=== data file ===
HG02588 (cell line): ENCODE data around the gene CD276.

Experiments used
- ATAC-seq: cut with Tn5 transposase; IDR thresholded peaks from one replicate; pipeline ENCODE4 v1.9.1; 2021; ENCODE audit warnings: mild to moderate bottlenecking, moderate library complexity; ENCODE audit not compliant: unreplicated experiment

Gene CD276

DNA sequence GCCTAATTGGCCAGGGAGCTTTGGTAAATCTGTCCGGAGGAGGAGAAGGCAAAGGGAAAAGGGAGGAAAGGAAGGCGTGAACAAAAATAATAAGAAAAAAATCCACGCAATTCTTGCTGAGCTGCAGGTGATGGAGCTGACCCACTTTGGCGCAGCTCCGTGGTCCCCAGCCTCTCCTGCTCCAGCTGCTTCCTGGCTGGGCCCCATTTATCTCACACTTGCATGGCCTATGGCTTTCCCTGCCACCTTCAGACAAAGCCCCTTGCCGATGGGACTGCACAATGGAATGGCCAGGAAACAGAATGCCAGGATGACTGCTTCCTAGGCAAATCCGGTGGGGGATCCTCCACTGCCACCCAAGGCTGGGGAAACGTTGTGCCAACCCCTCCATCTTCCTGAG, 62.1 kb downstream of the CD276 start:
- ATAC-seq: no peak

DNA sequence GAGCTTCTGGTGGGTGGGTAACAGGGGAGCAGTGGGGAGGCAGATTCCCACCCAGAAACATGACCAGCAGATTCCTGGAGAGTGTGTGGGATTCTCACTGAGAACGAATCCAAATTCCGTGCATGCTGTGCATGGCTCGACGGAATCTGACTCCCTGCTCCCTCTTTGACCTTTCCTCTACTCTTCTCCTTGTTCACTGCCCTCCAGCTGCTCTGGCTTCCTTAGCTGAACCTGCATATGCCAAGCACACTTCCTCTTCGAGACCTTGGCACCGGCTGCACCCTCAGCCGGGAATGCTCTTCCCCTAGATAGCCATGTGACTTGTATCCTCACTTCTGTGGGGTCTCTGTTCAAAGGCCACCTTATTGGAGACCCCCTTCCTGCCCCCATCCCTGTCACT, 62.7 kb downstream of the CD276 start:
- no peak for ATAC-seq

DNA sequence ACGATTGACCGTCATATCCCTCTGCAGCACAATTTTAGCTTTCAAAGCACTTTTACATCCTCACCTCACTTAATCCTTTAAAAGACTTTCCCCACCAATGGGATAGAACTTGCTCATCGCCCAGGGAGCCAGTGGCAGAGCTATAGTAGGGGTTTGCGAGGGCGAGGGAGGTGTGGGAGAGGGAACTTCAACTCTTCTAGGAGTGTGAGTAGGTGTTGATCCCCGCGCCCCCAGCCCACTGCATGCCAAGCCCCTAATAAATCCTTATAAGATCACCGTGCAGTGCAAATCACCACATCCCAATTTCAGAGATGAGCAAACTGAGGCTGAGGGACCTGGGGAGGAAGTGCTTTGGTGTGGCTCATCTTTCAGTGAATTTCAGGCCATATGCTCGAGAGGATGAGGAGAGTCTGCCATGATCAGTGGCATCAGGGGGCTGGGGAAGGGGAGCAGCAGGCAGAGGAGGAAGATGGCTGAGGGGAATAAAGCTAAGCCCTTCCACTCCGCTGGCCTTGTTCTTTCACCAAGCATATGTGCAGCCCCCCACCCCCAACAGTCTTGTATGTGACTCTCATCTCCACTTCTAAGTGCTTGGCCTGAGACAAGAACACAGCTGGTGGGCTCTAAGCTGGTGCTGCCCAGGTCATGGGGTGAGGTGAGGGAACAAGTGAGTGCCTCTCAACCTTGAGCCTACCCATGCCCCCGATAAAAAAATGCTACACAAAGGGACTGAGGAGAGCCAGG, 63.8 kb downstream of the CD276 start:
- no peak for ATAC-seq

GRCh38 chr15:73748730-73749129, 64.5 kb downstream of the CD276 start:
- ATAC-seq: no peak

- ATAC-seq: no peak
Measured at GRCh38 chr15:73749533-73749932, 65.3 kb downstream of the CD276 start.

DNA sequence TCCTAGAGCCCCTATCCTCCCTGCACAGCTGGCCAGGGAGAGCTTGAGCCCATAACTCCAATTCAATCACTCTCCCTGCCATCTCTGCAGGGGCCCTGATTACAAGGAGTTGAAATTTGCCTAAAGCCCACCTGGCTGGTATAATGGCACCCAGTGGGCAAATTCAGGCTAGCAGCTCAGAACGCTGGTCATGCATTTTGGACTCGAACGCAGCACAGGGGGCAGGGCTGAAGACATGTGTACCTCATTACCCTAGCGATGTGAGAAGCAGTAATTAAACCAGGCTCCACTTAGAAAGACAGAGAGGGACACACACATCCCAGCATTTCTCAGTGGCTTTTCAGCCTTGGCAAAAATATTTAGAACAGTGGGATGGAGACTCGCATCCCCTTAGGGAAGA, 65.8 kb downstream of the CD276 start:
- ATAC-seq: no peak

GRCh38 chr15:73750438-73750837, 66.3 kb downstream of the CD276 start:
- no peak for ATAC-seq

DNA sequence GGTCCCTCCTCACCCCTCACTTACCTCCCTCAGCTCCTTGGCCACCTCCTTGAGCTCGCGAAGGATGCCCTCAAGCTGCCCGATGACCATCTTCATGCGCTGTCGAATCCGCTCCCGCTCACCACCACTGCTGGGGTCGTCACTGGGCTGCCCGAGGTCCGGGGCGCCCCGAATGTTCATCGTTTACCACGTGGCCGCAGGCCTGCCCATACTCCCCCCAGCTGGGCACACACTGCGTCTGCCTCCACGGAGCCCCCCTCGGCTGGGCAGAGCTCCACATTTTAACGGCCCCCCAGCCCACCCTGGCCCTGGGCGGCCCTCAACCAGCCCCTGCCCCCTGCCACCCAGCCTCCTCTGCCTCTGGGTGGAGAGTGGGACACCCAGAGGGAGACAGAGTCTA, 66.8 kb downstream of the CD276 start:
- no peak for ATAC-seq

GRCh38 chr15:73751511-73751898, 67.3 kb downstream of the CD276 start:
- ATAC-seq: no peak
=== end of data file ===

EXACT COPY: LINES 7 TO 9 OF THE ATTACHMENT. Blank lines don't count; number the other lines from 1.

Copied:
DNA sequence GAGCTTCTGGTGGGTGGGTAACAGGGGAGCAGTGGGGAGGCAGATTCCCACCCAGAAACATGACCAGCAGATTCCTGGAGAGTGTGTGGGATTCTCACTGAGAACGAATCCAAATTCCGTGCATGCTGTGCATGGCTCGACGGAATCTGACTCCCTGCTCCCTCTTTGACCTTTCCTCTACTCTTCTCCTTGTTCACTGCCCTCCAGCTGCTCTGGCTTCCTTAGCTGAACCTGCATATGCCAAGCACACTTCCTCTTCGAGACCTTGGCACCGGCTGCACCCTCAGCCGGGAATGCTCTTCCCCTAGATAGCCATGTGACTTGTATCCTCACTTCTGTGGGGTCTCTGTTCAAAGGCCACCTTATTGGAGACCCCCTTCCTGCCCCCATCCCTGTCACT, 62.7 kb downstream of the CD276 start:
- no peak for ATAC-seq

DNA sequence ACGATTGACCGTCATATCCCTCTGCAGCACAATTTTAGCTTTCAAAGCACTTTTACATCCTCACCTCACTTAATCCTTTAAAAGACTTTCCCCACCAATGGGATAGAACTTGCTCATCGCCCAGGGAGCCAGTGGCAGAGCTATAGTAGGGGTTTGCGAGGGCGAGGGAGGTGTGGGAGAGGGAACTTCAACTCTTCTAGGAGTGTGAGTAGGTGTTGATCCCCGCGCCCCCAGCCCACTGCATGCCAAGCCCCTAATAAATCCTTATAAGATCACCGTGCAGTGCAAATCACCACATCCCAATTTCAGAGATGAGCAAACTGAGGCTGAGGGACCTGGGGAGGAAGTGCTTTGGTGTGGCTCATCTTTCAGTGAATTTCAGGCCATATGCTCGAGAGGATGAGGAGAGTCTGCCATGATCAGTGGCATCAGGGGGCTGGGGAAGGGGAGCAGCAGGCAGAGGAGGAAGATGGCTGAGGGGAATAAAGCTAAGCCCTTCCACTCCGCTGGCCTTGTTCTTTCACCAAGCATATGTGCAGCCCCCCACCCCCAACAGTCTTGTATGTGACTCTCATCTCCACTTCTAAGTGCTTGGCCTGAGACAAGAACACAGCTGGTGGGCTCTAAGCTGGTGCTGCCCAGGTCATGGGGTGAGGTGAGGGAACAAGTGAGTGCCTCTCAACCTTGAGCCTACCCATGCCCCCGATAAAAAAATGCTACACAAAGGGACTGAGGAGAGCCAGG, 63.8 kb downstream of the CD276 start: